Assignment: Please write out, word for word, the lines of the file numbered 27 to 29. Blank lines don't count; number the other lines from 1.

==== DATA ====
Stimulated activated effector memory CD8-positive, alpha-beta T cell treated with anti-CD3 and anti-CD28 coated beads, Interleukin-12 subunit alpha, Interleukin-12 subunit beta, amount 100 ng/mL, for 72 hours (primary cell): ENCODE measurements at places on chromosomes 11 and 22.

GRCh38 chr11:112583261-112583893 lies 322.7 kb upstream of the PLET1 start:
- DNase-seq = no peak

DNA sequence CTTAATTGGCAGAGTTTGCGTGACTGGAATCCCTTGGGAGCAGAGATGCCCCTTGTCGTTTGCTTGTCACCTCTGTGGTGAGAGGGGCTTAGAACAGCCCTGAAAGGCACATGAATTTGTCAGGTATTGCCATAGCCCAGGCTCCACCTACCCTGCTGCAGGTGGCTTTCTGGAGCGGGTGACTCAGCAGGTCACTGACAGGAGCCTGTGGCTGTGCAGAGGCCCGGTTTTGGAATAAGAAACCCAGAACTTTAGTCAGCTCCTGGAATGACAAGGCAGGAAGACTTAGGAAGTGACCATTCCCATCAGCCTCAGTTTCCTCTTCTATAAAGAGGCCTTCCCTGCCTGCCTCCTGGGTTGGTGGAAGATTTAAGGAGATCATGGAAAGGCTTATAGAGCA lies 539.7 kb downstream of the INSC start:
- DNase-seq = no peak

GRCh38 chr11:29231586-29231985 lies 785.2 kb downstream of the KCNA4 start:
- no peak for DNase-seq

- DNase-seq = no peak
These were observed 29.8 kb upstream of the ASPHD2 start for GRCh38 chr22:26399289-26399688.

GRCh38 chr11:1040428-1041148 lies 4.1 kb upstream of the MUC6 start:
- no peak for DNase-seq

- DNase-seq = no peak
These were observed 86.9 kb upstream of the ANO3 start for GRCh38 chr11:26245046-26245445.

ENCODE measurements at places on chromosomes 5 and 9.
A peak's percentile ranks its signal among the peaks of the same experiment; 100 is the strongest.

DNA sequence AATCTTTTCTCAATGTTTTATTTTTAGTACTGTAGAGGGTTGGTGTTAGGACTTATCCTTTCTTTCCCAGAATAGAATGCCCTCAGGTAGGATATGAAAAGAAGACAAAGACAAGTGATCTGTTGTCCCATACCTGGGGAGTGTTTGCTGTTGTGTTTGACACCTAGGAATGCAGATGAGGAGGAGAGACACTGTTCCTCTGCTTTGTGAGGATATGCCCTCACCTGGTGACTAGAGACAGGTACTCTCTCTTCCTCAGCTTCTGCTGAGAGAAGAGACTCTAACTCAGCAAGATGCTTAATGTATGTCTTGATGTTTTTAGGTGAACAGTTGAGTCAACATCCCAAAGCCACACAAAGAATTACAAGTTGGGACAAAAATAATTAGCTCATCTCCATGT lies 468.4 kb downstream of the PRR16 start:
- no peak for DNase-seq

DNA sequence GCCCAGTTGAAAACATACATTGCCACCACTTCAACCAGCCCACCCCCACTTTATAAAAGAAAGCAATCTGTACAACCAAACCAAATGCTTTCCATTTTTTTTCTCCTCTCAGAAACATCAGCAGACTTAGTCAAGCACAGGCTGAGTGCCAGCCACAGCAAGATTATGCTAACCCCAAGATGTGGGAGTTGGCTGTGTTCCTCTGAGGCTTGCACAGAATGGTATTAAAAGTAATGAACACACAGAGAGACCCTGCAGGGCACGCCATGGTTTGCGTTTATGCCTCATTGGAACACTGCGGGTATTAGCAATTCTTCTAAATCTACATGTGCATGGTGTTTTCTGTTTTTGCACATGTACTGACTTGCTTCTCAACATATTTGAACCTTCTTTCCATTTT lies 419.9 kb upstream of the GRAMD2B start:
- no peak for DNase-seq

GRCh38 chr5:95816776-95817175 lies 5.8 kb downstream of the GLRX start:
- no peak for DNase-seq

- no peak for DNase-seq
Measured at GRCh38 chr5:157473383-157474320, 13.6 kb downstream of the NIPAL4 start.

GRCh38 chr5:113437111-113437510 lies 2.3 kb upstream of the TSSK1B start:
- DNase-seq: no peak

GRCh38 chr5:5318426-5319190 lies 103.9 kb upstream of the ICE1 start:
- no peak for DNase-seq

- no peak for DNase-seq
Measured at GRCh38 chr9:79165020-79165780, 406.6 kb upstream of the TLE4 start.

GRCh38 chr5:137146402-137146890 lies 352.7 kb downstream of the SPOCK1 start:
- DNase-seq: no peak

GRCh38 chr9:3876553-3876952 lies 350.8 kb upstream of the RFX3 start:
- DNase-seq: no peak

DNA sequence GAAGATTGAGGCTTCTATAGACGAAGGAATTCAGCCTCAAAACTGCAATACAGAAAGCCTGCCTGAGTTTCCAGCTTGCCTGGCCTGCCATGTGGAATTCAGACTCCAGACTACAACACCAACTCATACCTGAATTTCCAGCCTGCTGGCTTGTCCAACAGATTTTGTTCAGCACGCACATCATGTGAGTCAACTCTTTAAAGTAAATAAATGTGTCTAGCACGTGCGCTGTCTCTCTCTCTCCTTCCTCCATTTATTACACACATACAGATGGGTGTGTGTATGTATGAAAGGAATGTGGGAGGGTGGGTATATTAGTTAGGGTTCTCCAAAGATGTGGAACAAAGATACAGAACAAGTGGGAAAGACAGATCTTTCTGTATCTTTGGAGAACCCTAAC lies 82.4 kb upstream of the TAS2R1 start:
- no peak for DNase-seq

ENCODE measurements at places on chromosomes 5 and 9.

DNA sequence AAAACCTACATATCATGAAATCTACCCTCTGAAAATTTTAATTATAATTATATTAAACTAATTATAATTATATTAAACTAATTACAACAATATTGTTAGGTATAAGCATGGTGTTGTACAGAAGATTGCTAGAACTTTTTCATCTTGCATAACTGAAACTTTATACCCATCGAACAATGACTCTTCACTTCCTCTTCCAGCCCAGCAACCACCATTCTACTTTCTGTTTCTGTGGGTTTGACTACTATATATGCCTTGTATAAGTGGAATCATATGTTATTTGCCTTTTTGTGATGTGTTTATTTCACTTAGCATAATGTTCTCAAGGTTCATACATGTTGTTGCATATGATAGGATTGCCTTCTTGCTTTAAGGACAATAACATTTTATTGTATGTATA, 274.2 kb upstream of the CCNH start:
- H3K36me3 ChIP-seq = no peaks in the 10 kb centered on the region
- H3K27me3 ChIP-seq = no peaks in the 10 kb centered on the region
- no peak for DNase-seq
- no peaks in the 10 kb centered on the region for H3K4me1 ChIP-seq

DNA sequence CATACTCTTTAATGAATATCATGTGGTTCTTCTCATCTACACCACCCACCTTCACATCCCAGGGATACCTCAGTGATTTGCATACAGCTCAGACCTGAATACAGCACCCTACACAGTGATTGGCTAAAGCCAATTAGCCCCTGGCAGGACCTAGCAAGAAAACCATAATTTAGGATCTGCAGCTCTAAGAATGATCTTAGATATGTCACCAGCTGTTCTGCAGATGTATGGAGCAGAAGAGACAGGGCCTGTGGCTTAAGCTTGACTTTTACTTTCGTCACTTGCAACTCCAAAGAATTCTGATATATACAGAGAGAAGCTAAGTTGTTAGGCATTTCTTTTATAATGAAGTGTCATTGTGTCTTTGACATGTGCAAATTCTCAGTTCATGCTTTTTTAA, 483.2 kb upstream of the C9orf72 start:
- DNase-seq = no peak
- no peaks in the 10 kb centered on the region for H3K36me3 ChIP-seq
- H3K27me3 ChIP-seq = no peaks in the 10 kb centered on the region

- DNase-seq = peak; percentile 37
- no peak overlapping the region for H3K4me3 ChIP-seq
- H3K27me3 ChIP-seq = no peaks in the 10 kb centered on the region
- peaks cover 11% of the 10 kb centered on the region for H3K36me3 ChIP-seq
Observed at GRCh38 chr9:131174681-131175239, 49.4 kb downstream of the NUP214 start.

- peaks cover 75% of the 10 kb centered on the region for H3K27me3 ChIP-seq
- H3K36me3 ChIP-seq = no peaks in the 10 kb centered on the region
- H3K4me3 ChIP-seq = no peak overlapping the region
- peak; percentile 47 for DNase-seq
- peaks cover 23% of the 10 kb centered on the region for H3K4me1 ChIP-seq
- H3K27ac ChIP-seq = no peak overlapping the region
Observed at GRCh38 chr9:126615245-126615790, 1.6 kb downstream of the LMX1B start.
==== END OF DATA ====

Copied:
- no peak for DNase-seq

- no peak for DNase-seq
Measured at GRCh38 chr9:79165020-79165780, 406.6 kb upstream of the TLE4 start.